COMMENT: The new definition of an ill person is too open, especially for the addition of skin rash and persistent cough. The CDC admits that none of the travelers that had Ebola and flew to spread it to other countries has no signs of illness. This new definition appears geared more toward non-quarantinable diseases such as measles, chickenpox, and whooping cough. In fact the proposal mentions those three diseases specifically when it is defining an ill person even though it states the new ill person definition is aimed to catch those with Ebola. Measles, varicella, and whooping cough are NOT diseases that are “quarantinable”. What is the CDC trying to do with this new definition? It appears that they are more concerned with getting airlines to turn on people who have NON-quarantinable diseases versus Ebola. The former definition of ill person needs to be maintained and this new definition needs removed. Additionally this updated definition if going to include those with seasonal allergy coughs, general cold coughs and fever, and those with ecezema and bug bites that are itching and oozing from being scratched.

Page 54241: Medical reviewer means a physician, nurse practitioner, or similar medical professional qualified in the diagnosis and treatment of infectious diseases who is appointed by the HHS Secretary or CDC Director to conduct a medical review. The medical reviewer may be an HHS or HHS/CDC employee, but only if the employee differs from the HHS/CDC official who issued the Federal order for quarantine, isolation, or conditional release. The medical reviewer’s role will be to review the medical or other evidence presented, make medical or scientific findings of fact, and issue a recommendation to the CDC Director concerning whether the quarantine, isolation, or conditional release should be continued, rescinded, or modified. The medical reviewer and the medical representative will be different individuals

COMMENT: The medical reviewer should not be an employee of the CDC. This can represent a conflict of interest. The CDC employed physician may continue a quarantine for fear of being reprimanded by the CDC employer if he releases the person sooner than expected. An independent contractor should be used as the medical reviewer.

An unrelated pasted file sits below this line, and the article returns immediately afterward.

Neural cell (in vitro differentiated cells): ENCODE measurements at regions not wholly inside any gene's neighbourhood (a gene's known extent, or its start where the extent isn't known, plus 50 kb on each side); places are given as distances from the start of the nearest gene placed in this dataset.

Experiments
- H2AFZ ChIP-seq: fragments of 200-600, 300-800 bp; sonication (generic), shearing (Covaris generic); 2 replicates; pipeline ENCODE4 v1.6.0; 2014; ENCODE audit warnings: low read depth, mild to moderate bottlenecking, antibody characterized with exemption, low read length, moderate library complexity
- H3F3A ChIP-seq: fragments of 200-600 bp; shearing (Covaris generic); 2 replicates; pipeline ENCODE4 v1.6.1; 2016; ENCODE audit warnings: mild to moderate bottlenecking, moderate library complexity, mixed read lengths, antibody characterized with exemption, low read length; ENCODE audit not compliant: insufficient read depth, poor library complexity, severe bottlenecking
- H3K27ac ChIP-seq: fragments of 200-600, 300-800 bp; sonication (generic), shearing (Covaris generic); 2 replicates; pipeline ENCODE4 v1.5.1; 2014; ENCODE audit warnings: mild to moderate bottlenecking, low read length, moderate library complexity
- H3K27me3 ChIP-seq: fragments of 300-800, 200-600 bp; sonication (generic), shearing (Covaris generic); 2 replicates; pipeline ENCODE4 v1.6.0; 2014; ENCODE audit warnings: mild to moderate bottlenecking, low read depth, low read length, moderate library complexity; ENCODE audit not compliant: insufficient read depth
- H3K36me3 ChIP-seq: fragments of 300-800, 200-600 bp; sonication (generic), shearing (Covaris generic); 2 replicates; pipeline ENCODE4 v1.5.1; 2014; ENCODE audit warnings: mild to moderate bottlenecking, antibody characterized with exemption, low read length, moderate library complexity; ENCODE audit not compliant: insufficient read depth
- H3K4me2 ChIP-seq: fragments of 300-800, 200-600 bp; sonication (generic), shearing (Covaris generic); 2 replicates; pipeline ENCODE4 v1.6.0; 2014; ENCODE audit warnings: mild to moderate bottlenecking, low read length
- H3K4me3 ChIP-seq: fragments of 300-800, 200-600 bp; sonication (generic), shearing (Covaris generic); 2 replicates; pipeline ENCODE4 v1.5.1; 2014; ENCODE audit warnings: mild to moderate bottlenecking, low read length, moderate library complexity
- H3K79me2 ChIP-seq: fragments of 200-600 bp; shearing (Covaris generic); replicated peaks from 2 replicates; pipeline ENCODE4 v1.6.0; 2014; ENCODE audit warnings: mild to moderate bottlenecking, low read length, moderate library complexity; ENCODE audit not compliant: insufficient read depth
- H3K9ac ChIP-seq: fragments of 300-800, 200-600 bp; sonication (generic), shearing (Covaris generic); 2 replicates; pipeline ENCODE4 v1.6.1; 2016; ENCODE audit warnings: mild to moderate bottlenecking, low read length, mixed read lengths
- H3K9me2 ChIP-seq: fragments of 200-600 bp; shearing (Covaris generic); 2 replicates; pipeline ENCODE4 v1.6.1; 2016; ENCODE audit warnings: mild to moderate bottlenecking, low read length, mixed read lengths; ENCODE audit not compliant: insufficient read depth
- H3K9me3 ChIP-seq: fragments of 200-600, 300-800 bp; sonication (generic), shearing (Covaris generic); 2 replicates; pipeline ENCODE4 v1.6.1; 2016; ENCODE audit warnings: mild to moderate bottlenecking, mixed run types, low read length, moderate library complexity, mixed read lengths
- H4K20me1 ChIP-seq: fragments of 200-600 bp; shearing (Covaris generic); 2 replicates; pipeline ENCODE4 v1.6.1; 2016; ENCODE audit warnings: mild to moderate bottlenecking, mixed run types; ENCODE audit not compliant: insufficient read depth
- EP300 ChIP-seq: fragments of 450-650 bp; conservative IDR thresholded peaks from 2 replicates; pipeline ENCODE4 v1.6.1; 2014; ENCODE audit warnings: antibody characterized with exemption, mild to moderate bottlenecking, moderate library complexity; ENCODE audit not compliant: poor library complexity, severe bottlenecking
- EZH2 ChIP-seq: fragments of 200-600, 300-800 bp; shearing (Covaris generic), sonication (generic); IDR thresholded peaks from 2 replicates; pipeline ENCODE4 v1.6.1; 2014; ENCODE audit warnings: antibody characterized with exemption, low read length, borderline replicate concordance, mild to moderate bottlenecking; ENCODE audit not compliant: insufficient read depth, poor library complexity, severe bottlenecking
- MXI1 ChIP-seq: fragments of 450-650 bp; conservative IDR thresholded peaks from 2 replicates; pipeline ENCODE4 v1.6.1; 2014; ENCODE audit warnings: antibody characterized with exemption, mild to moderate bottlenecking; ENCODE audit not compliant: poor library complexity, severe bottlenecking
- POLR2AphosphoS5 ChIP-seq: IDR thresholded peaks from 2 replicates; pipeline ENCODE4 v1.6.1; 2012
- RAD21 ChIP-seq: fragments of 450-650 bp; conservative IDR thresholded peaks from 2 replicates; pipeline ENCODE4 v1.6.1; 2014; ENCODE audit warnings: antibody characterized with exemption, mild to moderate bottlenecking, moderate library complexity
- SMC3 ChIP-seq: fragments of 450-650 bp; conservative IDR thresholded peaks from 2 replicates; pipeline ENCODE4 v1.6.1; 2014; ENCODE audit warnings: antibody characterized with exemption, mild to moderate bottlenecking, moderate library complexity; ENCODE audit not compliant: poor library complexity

Page 54241: Public Health Emergency:  Under section 361(d) of the Public Health Service Act, in order to authorize the quarantine, isolation, or conditional release of any individual traveling interstate, CDC must reasonably believe that an individual is infected with a communicable disease in a qualifying stage. 42 U.S.C. 264(d)(1). As defined by this subsection, a “qualifying stage” means that the communicable disease is in “a precommunicable stage, if the disease would be likely to cause a public health emergency if transmitted to other individuals” or “a communicable stage.” 42 U.S.C. 264(d)(2). While the phrase “public health emergency” also appears under section 319 of the Public Health Service Act (42 U.S.C. 247d(a)), the use of the same phrase in both sections 319 and 361(d)(2) are not necessarily synonymous. Accordingly, HHS/CDC felt it was important to define “public health emergency” as used under section 361(d)(2) to provide the public with a clear understanding of HHS/CDC’s authority for interstate quarantine, isolation or conditional release. Public health emergency as used in this part means any communicable disease event as determined by the CDC Director with either documented or significant potential for regional, national, or international communicable disease spread or that is highly likely to cause death or serious illness if not properly controlled; or any communicable disease event described in a declaration by the Secretary pursuant to § 319(a) of the Public Health Service Act (42 U.S.C. 247d(a)); or any communicable disease event the occurrence of which is notified to the World Health Organization, in accordance with Articles 6 and 7 of the International Health Regulations, as one that may constitute a Public Health Emergency of International Concern; or any communicable disease event the occurrence of which is determined by the Director-General of the World Health Organization, in accordance with Article 12 of the International Health Regulations, to constitute a Public Health Emergency of International Concern; or any communicable disease event for which the Director-General of the World Health Organization, in accordance with Articles 15 or 16 of the International Health Regulations, has issued temporary or standing recommendations for purposes of preventing or promptly detecting the occurrence or reoccurrence of the communicable disease. HHS/CDC specifically requests public comment on this definition and its utility in identifying communicable diseases that “would be likely to cause a public health emergency if transmitted to other individuals” under 42 U.S.C. 264(d)(2)(B).

COMMENT: In my opinion this is one of the worst portions of this proposal. It appears to allow the CDC to quarantine, isolate, and conditional release of almost anyone with a communicable disease such as chickenpox or measles. The “would be likely to cause a public health emergency if transmitted to other individuals” needs to be removed. Only qualified quarantinable diseases under Federal Order should be included in this proposal. No other communicable diseases should be involved in this or have any updated rules. This leaves the CDC wide open to taking individuals freedom, privacy, and movement.